Judge rules Value Village deceived customers

Judge rules Value Village deceived customers

The King County judge found the company misled customers into thinking it was a charity.

A King County Superior Court judge has ruled that Value Village used deceptive advertising, leading customers to believe the company was a charity or a nonprofit.

Value Village is a for-profit business with an annual revenue of $1 billion. The second-hand chain was served with a consumer protection lawsuit by Washington state Attorney General Bob Ferguson. Judge Roger Rogoff ruled that from 2009 to today, Value Village deceived customers.

The judge found that the company knew its advertising could deceive consumers based on marketing studies that it commissioned into thinking it benefited charities. No portion of any purchases owned by Value Village’s parent company, TVI Inc., has ever benefited charities, a press release from the Attorney General office stated.

“My office received numerous complaints from consumers who feel deceived by Value Village’s advertising,” Ferguson said in a press release.

A written order is expected next week for the lawsuit which was filed in December 2017. Damages and penalties will be assessed next spring.

Value Village runs 330 stores worldwide, and 20 in Washington state, including multiple locations on the Eastside.


Talk to us

Please share your story tips by emailing editor@covingtonreporter.com.

To share your opinion for publication, submit a letter through our website https://www.covingtonreporter.com/submit-letter/. Include your name, address and daytime phone number. (We’ll only publish your name and hometown.) Please keep letters to 300 words or less.

More in Business

t
Nana’s Southern Kitchen opens Covington location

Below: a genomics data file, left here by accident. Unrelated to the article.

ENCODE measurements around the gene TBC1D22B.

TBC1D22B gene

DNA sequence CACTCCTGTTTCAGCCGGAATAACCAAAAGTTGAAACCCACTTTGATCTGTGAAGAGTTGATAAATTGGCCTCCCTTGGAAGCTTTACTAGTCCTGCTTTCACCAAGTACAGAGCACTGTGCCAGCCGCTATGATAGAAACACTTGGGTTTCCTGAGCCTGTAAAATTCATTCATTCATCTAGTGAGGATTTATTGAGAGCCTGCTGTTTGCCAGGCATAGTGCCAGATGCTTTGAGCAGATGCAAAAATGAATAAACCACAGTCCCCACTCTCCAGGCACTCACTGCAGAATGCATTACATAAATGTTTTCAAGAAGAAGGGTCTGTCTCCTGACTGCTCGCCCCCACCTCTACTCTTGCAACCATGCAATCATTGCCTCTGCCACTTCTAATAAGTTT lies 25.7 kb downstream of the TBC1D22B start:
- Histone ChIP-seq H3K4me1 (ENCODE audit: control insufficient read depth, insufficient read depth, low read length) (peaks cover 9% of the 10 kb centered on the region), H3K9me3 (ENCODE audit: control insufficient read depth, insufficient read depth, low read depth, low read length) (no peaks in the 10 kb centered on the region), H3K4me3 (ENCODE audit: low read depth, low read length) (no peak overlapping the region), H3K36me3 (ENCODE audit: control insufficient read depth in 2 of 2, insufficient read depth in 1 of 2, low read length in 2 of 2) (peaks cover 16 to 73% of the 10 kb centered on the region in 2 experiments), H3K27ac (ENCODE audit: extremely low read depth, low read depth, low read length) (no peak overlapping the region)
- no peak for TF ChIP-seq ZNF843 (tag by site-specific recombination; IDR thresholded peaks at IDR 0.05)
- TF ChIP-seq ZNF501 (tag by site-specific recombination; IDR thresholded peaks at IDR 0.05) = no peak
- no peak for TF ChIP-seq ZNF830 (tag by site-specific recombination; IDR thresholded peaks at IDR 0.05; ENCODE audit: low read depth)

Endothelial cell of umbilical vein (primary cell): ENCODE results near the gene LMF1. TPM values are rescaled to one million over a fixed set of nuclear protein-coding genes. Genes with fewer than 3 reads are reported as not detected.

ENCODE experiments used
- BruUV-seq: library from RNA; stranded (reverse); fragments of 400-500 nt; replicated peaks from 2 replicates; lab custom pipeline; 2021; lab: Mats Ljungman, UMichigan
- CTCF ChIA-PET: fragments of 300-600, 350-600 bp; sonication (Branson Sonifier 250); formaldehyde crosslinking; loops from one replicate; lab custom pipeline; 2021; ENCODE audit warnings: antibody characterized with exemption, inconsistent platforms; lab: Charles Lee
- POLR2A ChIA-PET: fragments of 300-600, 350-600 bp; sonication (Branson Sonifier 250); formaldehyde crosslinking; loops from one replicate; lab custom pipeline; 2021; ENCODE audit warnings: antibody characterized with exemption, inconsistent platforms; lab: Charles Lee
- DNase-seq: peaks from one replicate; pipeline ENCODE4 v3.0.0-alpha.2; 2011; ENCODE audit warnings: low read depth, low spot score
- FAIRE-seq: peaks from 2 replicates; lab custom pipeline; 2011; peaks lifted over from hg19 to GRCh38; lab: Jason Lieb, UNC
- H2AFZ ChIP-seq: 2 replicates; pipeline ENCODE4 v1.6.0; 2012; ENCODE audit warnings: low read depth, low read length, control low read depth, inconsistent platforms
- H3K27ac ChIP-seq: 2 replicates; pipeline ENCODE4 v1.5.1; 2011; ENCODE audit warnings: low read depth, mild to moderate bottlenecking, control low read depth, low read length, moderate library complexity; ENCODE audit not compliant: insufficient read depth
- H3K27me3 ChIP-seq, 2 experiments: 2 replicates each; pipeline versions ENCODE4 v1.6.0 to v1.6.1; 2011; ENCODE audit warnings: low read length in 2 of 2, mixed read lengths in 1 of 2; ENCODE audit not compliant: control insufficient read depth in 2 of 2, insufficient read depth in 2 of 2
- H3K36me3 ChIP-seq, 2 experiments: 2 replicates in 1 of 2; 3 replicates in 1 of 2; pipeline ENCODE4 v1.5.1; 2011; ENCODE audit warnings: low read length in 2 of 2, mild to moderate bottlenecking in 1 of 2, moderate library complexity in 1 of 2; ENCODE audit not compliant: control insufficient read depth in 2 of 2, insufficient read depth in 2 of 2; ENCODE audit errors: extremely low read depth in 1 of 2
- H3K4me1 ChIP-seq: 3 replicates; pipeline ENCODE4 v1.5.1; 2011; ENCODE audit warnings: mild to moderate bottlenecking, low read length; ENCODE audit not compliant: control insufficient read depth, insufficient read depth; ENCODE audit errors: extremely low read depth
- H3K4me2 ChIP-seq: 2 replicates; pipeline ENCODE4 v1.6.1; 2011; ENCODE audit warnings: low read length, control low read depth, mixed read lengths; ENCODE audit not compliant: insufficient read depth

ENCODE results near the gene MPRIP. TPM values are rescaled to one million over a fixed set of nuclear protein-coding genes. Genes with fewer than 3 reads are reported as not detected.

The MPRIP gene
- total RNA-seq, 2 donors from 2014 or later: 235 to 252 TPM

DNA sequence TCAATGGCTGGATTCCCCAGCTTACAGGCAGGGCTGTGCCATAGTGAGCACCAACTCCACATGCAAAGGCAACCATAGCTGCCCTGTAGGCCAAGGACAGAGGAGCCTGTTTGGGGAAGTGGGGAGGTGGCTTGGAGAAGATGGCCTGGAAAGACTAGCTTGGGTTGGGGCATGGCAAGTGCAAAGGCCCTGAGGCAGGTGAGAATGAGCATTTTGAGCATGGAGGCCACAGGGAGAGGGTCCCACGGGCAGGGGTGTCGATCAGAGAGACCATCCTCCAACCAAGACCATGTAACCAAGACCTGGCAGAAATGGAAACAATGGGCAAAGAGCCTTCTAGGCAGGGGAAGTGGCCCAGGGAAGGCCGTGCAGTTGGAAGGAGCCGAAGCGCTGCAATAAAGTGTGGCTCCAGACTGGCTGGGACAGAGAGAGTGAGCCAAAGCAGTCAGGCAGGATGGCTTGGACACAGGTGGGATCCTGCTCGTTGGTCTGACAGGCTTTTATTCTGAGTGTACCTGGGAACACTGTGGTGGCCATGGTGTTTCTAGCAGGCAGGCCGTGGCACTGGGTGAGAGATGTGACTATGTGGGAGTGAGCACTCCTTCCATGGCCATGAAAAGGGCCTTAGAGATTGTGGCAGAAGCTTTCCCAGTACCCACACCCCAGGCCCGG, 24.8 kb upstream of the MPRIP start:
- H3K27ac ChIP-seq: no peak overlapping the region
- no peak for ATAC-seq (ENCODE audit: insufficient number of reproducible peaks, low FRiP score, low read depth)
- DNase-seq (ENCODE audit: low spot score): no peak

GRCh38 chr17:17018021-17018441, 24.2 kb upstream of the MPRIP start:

Restaurant started in Kent in 2019

Robert Toomey, CFA/CFP, is Vice President of Research for S. R. Schill & Associates on Mercer Island.
Is cryptocurrency really an investment? | Guest column

Undoubtedly you have heard about the new form of money known as… Continue reading

Stock photo
Grocery store workers have right to wear Black Lives Matter buttons

National Labor Relations Board ruling against ban by Kroger-owned QFC, Fred Meyer

A Darigold dairy worker practices picketing as a strike is approved by the union. Photo courtesy of Julia Issa
Puget Sound Darigold workers on verge of strike amid contract negotiations

Workers cite lack of medical leave, outsourcing and bad-faith negotiations as reason for strike.

Dave and Buster's restaurant and entertainment venue looks to hire 130 people to staff its Bellevue venue, set to open in August. Photo courtesy Dave and Busters.
Dave and Buster’s hiring 130 for August opening in Bellevue

Dave and Buster’s restaurant and entertainment venue opens in downtown Bellevue on… Continue reading

Images of dishes from Issaquah’s Umi Cafe posted on the SMORS page. (Photo courtesy of Kristen Ho)
Facebook page promotes minority-owned restaurants across Puget Sound region

Miya Nazzaro used to be a member of Facebook pages that were… Continue reading

The Moe Vegan food truck serves meals at the city of Kent’s annual Community Thanksgiving Dinner on Nov. 21, 2020. Sound Publishing file photo
King County fire marshals offer regulatory relief to food trucks

39 fire authorities have reportedly agreed to standardize fire codes and inspections.

Cash Cards Unlimited partners, left: Nick Nugwynne, right: Cassius Marsh (photo credit: Cash Cards Unlimited)
Former Seahawks player Cassius Marsh cashes in on trading cards

Marsh and his friend open physical and online trading card store as collectibles boom amid pandemic.

Teaser
First large-scale, human composting facility in the world will open in Auburn

“It’s what nature meant us to do. We just do it faster.”

Whole Foods grocery store entrance (Shutterstock)
King County considers grocery store worker hazard pay for those in unincorporated areas

The King County Metropolitan Council will vote during its next meeting on… Continue reading

Screenshot
WA Democrats consider new tax on billionaires

Plan could raise $5 billion from fewer than 100 taxpayers. Detractors fear it could drive Washington’s wealthiest out of state.

Last summer, people took advantage of the outdoor dining along First Avenue between Gowe and Titus streets in downtown Kent. In Phase 2 of the governor’s reopening plan, which was announced Jan. 28, restaurants can reopen at a maximum 25% capacity and a limit of six people per table. Photo courtesy of Kent Downtown Partnership
Restaurant reprieve: State to relax some indoor restrictions

On Monday, area restaurants and certain entertainment venues may resume indoor service, the governor said.